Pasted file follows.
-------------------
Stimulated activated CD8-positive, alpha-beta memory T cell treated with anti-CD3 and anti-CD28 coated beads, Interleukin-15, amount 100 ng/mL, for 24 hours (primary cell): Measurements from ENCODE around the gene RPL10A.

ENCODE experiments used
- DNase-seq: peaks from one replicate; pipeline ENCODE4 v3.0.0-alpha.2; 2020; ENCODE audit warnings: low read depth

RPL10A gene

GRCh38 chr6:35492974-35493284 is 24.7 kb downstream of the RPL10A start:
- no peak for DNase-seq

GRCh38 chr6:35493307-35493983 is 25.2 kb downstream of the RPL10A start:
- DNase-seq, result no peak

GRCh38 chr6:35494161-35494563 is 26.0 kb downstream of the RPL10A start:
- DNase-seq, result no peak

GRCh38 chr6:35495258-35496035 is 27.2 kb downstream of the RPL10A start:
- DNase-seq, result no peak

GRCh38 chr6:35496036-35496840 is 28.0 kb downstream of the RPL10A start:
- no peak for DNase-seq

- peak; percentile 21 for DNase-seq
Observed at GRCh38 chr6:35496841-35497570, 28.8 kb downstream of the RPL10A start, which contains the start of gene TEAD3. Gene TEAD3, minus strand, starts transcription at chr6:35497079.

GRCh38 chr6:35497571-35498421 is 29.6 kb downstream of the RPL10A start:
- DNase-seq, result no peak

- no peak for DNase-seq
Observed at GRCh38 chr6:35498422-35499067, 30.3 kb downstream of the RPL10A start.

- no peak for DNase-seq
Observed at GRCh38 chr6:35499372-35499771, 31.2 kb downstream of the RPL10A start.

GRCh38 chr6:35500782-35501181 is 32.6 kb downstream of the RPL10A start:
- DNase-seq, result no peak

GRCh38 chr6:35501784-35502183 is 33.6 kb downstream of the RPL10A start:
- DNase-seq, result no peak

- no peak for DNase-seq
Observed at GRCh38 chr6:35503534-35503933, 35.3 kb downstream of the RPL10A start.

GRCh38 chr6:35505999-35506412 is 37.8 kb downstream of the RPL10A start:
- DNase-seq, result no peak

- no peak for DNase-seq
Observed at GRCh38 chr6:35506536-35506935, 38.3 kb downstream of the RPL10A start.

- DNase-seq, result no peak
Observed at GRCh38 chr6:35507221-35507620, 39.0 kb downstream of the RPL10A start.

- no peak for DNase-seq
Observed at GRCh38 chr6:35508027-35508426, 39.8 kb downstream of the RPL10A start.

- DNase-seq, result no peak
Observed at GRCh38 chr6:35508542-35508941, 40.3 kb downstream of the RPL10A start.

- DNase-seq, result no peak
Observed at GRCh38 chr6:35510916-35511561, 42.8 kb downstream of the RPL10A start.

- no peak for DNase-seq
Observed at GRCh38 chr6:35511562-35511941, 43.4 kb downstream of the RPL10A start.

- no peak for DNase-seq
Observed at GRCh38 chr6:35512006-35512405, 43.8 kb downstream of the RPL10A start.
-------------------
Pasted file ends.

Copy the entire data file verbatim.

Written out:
Stimulated activated CD8-positive, alpha-beta memory T cell treated with anti-CD3 and anti-CD28 coated beads, Interleukin-15, amount 100 ng/mL, for 24 hours (primary cell): Measurements from ENCODE around the gene RPL10A.

ENCODE experiments used
- DNase-seq: peaks from one replicate; pipeline ENCODE4 v3.0.0-alpha.2; 2020; ENCODE audit warnings: low read depth

RPL10A gene

GRCh38 chr6:35492974-35493284 is 24.7 kb downstream of the RPL10A start:
- no peak for DNase-seq

GRCh38 chr6:35493307-35493983 is 25.2 kb downstream of the RPL10A start:
- DNase-seq, result no peak

GRCh38 chr6:35494161-35494563 is 26.0 kb downstream of the RPL10A start:
- DNase-seq, result no peak

GRCh38 chr6:35495258-35496035 is 27.2 kb downstream of the RPL10A start:
- DNase-seq, result no peak

GRCh38 chr6:35496036-35496840 is 28.0 kb downstream of the RPL10A start:
- no peak for DNase-seq

- peak; percentile 21 for DNase-seq
Observed at GRCh38 chr6:35496841-35497570, 28.8 kb downstream of the RPL10A start, which contains the start of gene TEAD3. Gene TEAD3, minus strand, starts transcription at chr6:35497079.

GRCh38 chr6:35497571-35498421 is 29.6 kb downstream of the RPL10A start:
- DNase-seq, result no peak

- no peak for DNase-seq
Observed at GRCh38 chr6:35498422-35499067, 30.3 kb downstream of the RPL10A start.

- no peak for DNase-seq
Observed at GRCh38 chr6:35499372-35499771, 31.2 kb downstream of the RPL10A start.

GRCh38 chr6:35500782-35501181 is 32.6 kb downstream of the RPL10A start:
- DNase-seq, result no peak

GRCh38 chr6:35501784-35502183 is 33.6 kb downstream of the RPL10A start:
- DNase-seq, result no peak

- no peak for DNase-seq
Observed at GRCh38 chr6:35503534-35503933, 35.3 kb downstream of the RPL10A start.

GRCh38 chr6:35505999-35506412 is 37.8 kb downstream of the RPL10A start:
- DNase-seq, result no peak

- no peak for DNase-seq
Observed at GRCh38 chr6:35506536-35506935, 38.3 kb downstream of the RPL10A start.

- DNase-seq, result no peak
Observed at GRCh38 chr6:35507221-35507620, 39.0 kb downstream of the RPL10A start.

- no peak for DNase-seq
Observed at GRCh38 chr6:35508027-35508426, 39.8 kb downstream of the RPL10A start.

- DNase-seq, result no peak
Observed at GRCh38 chr6:35508542-35508941, 40.3 kb downstream of the RPL10A start.

- DNase-seq, result no peak
Observed at GRCh38 chr6:35510916-35511561, 42.8 kb downstream of the RPL10A start.

- no peak for DNase-seq
Observed at GRCh38 chr6:35511562-35511941, 43.4 kb downstream of the RPL10A start.

- no peak for DNase-seq
Observed at GRCh38 chr6:35512006-35512405, 43.8 kb downstream of the RPL10A start.